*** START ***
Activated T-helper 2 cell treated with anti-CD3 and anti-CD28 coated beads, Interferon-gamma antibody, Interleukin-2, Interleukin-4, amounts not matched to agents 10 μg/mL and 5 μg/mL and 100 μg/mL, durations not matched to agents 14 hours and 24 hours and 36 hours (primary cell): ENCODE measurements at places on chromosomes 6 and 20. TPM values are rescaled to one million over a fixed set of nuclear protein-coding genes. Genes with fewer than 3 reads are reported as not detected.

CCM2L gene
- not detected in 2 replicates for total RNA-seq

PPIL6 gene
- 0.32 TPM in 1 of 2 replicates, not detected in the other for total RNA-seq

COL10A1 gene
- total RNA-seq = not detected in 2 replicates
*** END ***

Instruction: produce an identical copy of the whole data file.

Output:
Activated T-helper 2 cell treated with anti-CD3 and anti-CD28 coated beads, Interferon-gamma antibody, Interleukin-2, Interleukin-4, amounts not matched to agents 10 μg/mL and 5 μg/mL and 100 μg/mL, durations not matched to agents 14 hours and 24 hours and 36 hours (primary cell): ENCODE measurements at places on chromosomes 6 and 20. TPM values are rescaled to one million over a fixed set of nuclear protein-coding genes. Genes with fewer than 3 reads are reported as not detected.

CCM2L gene
- not detected in 2 replicates for total RNA-seq

PPIL6 gene
- 0.32 TPM in 1 of 2 replicates, not detected in the other for total RNA-seq

COL10A1 gene
- total RNA-seq = not detected in 2 replicates